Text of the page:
We polled our crew to determine their absolute favorite camp chairs and why. We gather every year for a group campout to test a new collection of camping chairs side by side, and we use these camp chairs throughout the year, from season to season and sport to sport.

We’ve used these camp chairs while crewing ultramarathons and enjoying slam poetry and concerts at the park. We’ve also used these camp chairs at home for outdoor birthday parties and sitting around portable fire pits.

Some of our editors have used their choice camp chair across every season for many years with no sign of deterioration or a desire to switch. Beyond our team’s experience, we also considered the most popular, most durable, and bestselling camp chairs on the market as well as a broad range of price points and features for a range of users.

GearJunkie editors enjoying the sunshine in camp chairs by the tent
GearJunkie editors enjoying the sunshine in camp chairs by the tent; (photo/Eric Phillips)

FAQ

What Is the Most Comfortable Camping Chair?

The most comfortable camping chair varies from person to person and depends largely on your body type and height.

The REI Camp Xtra Chair is among the most comfortable — it’s malleable yet supportive but not too rigid. Our testers also gave the YETI Trailhead extremely high marks for comfort and stability, although that does come with a price tradeoff. And if you want to lay back and take a nap, the GCI Zero Gravity chair is a winner.

How Do I Choose a Camp Chair?

First, think about how you’re going to use the chair. If you plan on backpacking or hiking into camp, then a small, lightweight chair will serve you best. If you’re car camping or hanging in the backyard, go for maximum comfort and features.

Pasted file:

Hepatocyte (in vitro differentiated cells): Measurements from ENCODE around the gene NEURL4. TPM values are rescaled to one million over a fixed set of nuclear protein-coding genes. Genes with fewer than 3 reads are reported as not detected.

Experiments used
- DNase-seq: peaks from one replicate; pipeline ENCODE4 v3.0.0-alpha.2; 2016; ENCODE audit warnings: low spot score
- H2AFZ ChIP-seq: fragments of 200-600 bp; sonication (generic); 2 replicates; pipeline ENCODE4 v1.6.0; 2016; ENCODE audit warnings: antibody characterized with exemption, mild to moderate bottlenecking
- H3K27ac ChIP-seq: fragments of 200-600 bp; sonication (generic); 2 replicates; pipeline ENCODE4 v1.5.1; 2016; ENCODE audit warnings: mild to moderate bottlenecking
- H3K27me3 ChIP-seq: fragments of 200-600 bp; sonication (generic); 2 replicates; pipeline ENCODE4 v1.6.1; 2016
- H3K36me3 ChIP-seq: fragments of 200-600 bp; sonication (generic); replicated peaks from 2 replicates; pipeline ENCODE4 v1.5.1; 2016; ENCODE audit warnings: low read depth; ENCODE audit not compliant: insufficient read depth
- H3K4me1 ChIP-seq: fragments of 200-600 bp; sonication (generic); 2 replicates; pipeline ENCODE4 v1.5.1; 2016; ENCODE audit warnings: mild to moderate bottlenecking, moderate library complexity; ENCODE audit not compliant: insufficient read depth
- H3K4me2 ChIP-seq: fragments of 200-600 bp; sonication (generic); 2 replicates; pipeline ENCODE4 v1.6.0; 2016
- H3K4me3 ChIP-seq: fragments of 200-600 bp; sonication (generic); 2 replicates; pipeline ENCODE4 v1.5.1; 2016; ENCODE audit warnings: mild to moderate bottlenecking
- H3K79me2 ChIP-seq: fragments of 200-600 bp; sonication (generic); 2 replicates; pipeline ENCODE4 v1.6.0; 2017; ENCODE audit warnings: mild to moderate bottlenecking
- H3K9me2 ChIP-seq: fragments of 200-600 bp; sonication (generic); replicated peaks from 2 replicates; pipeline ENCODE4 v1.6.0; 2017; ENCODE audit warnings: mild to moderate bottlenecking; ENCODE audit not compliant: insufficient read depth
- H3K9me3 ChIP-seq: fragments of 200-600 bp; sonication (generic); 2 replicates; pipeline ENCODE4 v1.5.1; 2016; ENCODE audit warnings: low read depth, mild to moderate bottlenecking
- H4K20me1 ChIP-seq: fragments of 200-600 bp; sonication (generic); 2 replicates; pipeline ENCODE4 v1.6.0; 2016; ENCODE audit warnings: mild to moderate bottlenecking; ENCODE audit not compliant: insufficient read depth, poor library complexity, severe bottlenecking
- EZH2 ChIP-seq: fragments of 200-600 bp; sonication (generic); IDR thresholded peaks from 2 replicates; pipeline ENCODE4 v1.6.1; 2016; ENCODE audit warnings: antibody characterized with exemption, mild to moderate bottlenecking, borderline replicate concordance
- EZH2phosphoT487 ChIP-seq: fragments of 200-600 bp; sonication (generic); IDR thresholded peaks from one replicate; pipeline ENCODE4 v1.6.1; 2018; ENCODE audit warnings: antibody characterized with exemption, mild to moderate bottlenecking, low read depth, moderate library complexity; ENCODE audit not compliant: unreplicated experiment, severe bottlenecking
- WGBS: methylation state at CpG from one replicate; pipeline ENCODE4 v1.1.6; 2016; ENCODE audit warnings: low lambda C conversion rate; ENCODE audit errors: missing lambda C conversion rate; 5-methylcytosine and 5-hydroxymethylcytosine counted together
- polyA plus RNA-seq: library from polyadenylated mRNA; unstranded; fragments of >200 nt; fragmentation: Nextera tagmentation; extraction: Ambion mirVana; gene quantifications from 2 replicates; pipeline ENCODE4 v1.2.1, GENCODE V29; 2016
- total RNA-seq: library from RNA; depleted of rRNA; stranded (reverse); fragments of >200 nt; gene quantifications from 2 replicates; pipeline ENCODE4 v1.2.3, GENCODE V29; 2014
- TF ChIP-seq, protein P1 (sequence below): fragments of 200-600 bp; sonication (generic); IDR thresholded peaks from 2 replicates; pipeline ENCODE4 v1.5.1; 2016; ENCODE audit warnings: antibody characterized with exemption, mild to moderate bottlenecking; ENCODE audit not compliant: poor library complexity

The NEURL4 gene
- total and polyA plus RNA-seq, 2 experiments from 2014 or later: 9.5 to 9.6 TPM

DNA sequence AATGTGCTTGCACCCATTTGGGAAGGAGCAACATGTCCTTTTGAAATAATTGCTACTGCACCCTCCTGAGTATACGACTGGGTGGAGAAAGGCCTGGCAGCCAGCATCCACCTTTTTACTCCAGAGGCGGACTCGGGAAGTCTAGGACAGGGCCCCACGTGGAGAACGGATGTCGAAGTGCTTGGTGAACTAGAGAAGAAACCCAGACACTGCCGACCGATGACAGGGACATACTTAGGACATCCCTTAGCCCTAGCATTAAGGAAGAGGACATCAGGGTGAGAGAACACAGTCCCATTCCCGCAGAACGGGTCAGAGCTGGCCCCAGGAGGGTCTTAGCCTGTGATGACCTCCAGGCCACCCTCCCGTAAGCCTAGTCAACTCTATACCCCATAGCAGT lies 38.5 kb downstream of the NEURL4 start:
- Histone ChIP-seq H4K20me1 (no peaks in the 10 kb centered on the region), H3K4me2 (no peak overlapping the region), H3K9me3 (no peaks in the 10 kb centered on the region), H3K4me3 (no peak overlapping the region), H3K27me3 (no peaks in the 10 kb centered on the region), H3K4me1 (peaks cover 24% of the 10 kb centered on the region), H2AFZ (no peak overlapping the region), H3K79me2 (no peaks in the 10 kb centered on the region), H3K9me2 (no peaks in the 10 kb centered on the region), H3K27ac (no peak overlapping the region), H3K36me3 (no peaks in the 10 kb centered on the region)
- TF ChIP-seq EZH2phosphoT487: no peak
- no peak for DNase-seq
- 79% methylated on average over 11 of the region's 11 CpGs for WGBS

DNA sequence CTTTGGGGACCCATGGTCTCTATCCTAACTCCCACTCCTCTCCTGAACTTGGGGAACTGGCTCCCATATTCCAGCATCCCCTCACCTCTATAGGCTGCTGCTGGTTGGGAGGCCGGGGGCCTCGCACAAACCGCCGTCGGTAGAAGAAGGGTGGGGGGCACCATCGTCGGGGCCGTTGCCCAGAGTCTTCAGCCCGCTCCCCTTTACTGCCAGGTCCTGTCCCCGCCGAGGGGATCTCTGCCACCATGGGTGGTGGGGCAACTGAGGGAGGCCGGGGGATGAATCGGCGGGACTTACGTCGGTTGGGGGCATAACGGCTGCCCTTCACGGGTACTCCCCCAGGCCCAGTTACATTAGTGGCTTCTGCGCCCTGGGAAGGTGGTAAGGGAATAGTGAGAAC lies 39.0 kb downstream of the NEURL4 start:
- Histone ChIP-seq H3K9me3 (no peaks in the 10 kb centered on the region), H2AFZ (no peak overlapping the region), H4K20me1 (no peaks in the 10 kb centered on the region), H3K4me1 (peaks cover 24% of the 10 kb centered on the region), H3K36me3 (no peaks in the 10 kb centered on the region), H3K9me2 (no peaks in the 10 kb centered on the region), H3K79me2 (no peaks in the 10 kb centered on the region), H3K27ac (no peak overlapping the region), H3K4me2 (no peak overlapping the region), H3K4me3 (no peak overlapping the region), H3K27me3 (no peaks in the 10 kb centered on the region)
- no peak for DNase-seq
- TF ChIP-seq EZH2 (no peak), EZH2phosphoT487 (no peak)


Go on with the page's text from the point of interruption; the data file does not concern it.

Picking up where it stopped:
You may also want to consider your mobility and height. Lower chairs can be more challenging to get in and out of if you have knee issues or any other mobility concerns. Taller people also tend to prefer a chair with a bit more height to it.

Last, think about the features you would enjoy. Is a cupholder important? Or maybe you really want a rocking camp chair? Whatever it is, chances are you can find a camp chair that perfectly suits your outdoor-loving needs.

Can Camping Chairs Get Wet?

Yes. All the camping chairs on this list can get wet. Some will dry more quickly than others, but none of them will be damaged by a little rain.

Do the Weight and Packed Size Matter for a Camp Chair?

The weight and packed size relate to how portable a chair is. For car camping, this mainly matters for fitting everything in your vehicle and carrying it short distances. The packed-down size can also be important for those with limited storage space.

If you’re spending a lot of time at the ball field, you may want a camp chair you can carry hands-free. Many of our top choices for camp chairs come with an included carry case for convenience. Most of those bags have a single strap to sling over your shoulder, but the ALPS Mountaineering King Kong carry-case has two backpack straps for even more aid.

If you plan to backpack or hike a longer distance with your chair, the weight and packed size are very important.